Cargo Trends: The numbers are trending up at the Port of Charleston

Cargo Trends: The numbers are trending up at the Port of Charleston

LONG BEACH, October 20 South Carolina’s Port of Charleston is sparing no effort or investment to boost its containerized cargo throughput, a point stressed this week by newly appointed president and chief executive Barbara Melvin.

“We have made smart investments to expand and enhance operations, which has proven critical as we seamlessly handle bigger ships and record cargo volumes,” said Melvin, who emphasized that “we are boldly investing in port infrastructure to grow our port system.” 

Melvin said the port has just completed its most successful fiscal year ever, handling 2.85m teu in 2022, up 12% year-over-year. The port “efficiently moved 28% more containers per vessel in fiscal year 2022 on bigger ships carrying more cargo calling our marine terminals.”

The numbers add up

The port’s productivity figures for September further underscore Melvin’s remarks, with throughput of 226,807 teu for the month up 11% over the 205,008 teu in September 2021.

Meanwhile, according to Cargomatic calculations, its current year-to-date total of 2,103,012 teu is up 4.13% over the 2,019,610 teu for the same period a year ago.

Averaging 233,668 teu per month, the Port of Charleston is achieving numbers that could see it reach 2,804,016 teu by yearend, up 1.19% over the 2,751.442 teu put through in calendar year 2021, its previous high.

Numbers like these don’t come out of nowhere, and the port has achieved them through some very significant investments in recent years, with more planned for the near future.

Investments pay off

The Hugh K. Leatherman Terminal is undoubtedly the centerpiece of the port’s recent development projects, a $2bn facility, capable of doubling port throughput capacity when fully built out.

Phase One of the Leatherman Terminal opened in March 2021, offering a 1,400-foot berth capable of handling one 20,000-teu vessel, five ship-to-shore cranes with 169 feet of lift height and 228 feet of outreach, and 25 hybrid rubber-tired gantry cranes.

The port plans two expansion projects for Leatherman, including the construction of two additional berths in 2028 and 2033, eventually boosting the terminal’s annual capacity to 2.4m teu.

Near-dock rail coming

Adding to the port’s future throughput capacity is a recently launched near-dock railroad project that’s scheduled to open in July 2025, a facility that will give the port a major competitive asset in its drive to secure more cargo.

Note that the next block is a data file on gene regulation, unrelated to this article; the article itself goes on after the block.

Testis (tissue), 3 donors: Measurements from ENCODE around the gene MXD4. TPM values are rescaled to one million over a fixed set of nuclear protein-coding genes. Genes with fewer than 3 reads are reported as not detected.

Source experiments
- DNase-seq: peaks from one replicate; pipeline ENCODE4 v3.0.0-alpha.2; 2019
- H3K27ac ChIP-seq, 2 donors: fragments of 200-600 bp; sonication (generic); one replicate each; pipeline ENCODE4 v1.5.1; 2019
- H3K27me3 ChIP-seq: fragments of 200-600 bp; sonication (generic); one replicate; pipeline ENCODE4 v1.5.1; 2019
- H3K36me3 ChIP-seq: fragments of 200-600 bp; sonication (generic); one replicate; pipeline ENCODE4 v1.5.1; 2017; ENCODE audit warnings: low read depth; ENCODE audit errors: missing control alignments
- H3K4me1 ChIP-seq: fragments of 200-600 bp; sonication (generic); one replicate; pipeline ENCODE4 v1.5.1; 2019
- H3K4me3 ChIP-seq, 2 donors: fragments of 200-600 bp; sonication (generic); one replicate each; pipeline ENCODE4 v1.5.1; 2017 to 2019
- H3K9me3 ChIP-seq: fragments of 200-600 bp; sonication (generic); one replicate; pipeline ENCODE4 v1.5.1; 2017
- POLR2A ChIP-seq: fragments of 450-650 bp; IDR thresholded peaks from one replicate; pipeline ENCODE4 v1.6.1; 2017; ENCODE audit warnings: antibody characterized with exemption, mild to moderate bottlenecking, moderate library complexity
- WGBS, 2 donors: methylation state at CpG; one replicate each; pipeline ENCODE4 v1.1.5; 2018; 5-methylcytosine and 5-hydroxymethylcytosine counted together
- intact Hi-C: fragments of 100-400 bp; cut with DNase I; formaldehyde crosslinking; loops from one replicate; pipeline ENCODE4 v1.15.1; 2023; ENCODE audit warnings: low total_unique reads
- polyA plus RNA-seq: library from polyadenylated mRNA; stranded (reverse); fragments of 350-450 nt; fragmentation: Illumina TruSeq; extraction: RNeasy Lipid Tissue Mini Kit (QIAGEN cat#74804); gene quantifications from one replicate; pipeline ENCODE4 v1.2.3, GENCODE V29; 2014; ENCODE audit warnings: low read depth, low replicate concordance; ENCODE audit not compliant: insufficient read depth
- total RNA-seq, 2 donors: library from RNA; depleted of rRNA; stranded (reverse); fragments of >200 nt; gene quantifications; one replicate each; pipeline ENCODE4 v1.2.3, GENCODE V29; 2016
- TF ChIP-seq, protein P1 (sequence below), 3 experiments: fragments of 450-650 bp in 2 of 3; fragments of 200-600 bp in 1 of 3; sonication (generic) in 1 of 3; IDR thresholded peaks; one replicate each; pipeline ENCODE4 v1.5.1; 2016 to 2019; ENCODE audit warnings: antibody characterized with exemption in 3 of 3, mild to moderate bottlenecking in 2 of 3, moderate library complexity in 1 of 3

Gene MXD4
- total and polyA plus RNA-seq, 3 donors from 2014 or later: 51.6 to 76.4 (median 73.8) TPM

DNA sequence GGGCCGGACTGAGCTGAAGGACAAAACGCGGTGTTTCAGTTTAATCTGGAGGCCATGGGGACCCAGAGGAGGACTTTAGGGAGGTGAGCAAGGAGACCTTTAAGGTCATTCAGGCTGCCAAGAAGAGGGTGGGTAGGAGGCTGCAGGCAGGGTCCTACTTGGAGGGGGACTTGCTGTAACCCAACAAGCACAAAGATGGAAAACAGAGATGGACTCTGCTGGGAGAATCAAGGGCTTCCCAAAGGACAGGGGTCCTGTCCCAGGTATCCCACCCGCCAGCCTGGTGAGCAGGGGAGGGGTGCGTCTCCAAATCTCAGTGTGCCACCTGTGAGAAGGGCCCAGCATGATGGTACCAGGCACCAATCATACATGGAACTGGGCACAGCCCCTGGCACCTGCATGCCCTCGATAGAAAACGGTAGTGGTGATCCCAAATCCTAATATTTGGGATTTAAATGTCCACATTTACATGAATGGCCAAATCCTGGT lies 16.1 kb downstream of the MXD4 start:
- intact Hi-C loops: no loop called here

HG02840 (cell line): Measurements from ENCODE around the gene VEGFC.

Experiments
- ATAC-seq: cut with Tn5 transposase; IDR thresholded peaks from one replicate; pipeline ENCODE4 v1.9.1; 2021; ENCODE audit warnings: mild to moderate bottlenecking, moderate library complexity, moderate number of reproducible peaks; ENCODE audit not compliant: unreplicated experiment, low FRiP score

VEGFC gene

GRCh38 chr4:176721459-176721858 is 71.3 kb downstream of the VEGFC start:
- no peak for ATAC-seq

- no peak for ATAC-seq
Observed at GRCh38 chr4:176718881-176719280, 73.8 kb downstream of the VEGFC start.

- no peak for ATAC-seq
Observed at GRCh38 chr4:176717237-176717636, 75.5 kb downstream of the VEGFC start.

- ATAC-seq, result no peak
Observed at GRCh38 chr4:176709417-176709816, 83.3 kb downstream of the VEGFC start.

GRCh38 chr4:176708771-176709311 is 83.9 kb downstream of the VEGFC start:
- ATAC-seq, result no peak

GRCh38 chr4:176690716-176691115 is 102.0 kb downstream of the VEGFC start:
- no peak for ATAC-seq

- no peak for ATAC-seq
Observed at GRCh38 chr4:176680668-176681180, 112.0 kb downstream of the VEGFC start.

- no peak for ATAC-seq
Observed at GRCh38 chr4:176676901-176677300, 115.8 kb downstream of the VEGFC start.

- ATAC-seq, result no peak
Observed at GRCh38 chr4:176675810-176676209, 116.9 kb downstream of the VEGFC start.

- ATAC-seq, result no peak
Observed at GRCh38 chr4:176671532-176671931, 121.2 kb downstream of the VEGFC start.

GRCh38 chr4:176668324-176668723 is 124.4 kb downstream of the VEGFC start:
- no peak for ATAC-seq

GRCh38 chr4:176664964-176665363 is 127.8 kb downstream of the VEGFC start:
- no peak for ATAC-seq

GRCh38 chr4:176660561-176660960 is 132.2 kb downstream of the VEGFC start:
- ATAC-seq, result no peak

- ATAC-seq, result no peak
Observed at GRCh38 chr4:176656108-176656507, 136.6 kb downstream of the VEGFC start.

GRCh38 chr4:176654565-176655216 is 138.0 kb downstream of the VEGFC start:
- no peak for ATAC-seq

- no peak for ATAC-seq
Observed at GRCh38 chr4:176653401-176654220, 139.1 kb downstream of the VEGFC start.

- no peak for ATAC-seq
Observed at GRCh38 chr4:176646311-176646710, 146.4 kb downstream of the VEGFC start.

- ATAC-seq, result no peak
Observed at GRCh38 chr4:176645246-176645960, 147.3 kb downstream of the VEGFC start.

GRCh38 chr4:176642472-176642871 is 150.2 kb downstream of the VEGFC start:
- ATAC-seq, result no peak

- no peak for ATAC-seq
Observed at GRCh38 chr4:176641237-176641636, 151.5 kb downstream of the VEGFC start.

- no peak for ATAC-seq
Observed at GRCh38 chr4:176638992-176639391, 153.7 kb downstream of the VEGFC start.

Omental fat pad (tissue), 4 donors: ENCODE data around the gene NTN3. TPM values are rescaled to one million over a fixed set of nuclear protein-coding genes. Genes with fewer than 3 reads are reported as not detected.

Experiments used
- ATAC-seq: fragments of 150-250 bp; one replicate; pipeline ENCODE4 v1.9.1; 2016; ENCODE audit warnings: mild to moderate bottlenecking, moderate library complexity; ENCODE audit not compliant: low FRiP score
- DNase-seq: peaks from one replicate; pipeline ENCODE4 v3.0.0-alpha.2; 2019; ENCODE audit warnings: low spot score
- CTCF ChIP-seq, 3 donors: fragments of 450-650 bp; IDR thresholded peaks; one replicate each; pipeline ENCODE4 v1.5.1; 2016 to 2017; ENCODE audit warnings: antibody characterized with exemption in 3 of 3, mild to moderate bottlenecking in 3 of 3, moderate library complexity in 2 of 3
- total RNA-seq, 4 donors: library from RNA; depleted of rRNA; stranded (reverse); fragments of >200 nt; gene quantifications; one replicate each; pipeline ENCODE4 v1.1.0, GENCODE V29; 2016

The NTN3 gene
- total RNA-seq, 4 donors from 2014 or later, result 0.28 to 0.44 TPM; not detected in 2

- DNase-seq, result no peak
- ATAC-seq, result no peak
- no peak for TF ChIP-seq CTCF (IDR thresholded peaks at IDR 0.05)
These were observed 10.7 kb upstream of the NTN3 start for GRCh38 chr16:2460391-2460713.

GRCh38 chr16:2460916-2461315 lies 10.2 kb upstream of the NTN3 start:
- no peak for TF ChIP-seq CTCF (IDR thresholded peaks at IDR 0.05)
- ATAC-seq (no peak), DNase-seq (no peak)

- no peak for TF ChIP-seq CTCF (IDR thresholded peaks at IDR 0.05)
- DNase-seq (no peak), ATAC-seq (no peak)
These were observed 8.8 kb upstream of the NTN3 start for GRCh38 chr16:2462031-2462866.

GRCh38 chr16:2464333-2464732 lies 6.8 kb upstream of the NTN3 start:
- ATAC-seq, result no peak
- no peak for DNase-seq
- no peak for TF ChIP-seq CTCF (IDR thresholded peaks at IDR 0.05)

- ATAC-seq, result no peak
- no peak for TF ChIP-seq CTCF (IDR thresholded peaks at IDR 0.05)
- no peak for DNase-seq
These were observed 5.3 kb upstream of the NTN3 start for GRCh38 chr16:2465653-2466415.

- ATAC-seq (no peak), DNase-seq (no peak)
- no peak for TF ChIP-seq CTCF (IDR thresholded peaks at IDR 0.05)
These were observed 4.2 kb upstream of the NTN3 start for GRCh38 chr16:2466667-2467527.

The South Carolina State Ports Authority broke ground on the Navy Base Intermodal Facility in North Charleston where containers will be transferred to and from trains operated by Norfolk Southern and CSX Corp.

“This dual-served intermodal yard will greatly enhance our rail competitiveness,” Melvin said, adding that it “erases the last major competitive disadvantage that we had being a multi-terminal footprint.” 

The Navy Base Intermodal Facility will be supported by a new inner-harbor barge operation designed to move boxes between the port’s two container terminals – Wando Welch and Leatherman – along a designated marine highway. 

“The inner-harbor barge operation and innovative rail yard will add critical capacity to our port market,” Melvin said.

Deeper channels and chassis, too

The new developments are additional to the port’s current 11-year effort to deepen Charleston’s harbor and shipping channel to ease passage of the 20,000-teu vessels now regularly calling the East Coast ports with increasing imports from Southeast Asia and the Indian Subcontinent.

“Deeper channels … seamlessly handle ships that are filled with large volumes of imports and exports,” said Melvin, who also highlighted a $200 million investment in a new chassis pool for truckers

More than 4,300 chassis are already on the road and the port’s “SMART Pool” will deploy 13,000 chassis into the Southeast port market through next spring. 

The investment was designed to help ease an equipment squeeze that has contributed to supply chain woes in the region over the past few years, Melvin said.

“We’re really continuing every day to notice the impact that it is having, this injection of new equipment into the Southeast and particularly … for our port customers,” Melvin said. 

“We have taken what has always been considered a utility for our industry and we have made it a competitive advantage,” she said.

 Photo: Port of Charleston’s Barbara Melvin. Credit: SCPA/English Purcell